Monday, March 19, 2012
Olen Steinhauer: The TOURIST Trilogy, Completed ... And Next?
Good things often do come in threes. There are the three classics of The Lord of the Rings. Three books in the Hunger Games series. And now there are three books in Olen Steinhauer's "Tourist" series: The Tourist (2009), The Nearest Exit (2010), and An American Spy (2012).
Three turns out to be just perfect to create a time gap of an entire week of a reader's life. Yes, I decided I needed to go back and re-read the first two books before opening my just-arrived copy of the third one. It was worth it -- the details do build. For maximum impact and enjoyment, I strongly recommend reading these in sequence. It's not just the details of espionage and the recurring characters that add up. What matters most is the sequence of changes in Milo Weaver, heavily burdened black-ops spy working for the American government -- or at least, for what the Central Intelligence Agency thinks that means.
At the opening of the first book (whose film rights now belong to George Clooney), Milo's been on desk duty for a while, as a safety move for his unexpected and wonderful family: a wife and stepdaughter with whom he bonded permanently during one of his "Tourist" assignments. The "Department of Tourism" is the cover name for the black ops group, and Milo's work has included many a morally challenging assignment, ranging from theft and bribery to deliberate deaths. Not to mention a lot of "frequent flyer" miles ... heavily affected by stimulant drugs to keep going. That's not exactly the ideal framework for the husband and stepfather that Milo's ready to be.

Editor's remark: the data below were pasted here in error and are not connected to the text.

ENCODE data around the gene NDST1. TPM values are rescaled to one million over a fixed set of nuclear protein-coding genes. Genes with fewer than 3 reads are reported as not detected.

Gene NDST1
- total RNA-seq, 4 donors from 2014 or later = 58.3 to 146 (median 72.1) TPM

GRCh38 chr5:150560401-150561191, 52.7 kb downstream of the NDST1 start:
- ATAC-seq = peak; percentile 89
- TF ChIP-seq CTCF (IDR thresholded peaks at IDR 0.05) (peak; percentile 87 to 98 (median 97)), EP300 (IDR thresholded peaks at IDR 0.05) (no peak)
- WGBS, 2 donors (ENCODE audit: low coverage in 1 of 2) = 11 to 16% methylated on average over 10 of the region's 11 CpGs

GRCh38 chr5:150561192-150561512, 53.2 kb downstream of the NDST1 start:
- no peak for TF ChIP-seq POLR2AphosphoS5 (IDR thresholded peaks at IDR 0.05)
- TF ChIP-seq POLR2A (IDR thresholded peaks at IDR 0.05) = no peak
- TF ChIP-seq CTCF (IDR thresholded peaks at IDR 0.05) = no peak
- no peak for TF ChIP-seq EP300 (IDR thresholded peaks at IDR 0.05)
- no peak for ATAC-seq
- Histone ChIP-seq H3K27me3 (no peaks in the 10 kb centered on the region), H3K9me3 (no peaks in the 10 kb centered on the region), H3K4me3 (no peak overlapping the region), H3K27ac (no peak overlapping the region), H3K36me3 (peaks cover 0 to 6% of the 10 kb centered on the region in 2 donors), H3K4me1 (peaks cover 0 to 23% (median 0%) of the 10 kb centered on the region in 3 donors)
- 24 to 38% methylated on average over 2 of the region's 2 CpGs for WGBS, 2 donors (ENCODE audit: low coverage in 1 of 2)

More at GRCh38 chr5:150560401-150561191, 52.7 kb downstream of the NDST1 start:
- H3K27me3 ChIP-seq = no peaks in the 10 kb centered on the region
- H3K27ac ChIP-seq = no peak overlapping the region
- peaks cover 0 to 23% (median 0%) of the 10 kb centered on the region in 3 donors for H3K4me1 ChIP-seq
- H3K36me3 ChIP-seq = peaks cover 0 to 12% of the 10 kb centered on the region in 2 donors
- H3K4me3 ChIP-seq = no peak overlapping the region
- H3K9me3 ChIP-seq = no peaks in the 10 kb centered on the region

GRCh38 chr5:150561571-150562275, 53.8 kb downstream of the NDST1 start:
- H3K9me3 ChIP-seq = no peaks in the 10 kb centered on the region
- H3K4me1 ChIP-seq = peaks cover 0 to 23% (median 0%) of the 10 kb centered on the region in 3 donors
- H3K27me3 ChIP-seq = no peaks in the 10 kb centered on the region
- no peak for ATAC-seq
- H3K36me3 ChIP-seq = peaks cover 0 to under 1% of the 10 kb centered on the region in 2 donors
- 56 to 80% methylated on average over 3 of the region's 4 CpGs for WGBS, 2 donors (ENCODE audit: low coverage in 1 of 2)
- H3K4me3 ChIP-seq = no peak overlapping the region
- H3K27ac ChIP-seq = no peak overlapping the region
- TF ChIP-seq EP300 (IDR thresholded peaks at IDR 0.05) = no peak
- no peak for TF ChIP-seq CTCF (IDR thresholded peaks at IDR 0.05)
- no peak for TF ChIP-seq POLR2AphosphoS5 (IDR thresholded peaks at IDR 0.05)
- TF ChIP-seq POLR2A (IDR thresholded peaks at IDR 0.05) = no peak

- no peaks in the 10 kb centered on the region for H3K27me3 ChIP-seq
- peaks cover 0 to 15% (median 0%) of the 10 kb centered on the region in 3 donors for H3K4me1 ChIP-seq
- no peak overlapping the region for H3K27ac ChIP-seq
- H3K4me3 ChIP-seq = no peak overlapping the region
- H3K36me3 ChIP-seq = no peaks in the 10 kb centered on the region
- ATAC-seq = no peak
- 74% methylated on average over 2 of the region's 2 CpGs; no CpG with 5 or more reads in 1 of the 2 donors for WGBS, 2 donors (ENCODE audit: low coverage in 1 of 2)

The trouble is, Milo Weaver, like George Smiley, is one of those people who feels "responsible." In spite of having done some terrible things, he's mostly done them when directly ordered to do so, and he's the sort of spy who'd somehow try to make things right for people he's hurt by accident. So when people he cares about are threatened, and he's the only one who can take action, he's got little choice in his moral calculus: He's got to go back undercover.
What his family expects of him, what his secret extended family need (and what they want to give him!), and what the valued mentors of his life desire from and for him drag Milo to Europe. Even as he struggles with tangled assignment goals, he mentors other "Tourists," even to the extent of creating a sort of Bible of survival and morality for other screwed-up paid killers to lean on: "To the Tourist, success and failure are handed out in equal measure. To the Tourist, success and failure are the same things -- job completed." It's a boot that will make "the life" easier to take. But not, unfortunately, for Milo.
By the opening of The Nearest Exit, Milo's actions from the first book, balanced through his complex set of moral equations, have capsized the more direct calculus of morality that his six-year-old stepdaughter deserves to have him act from. He's on the run, and trying to convince the Department of Tourism to give him back the privileges of direct action and collaboration. But from Germany to Russia to the United Nations, people who know Milo's past aren't just setting up expectations around him -- they are trying their hardest to use him within their own plans for control and information. More to the point, they treat him as a spy and demand that he behave accordingly.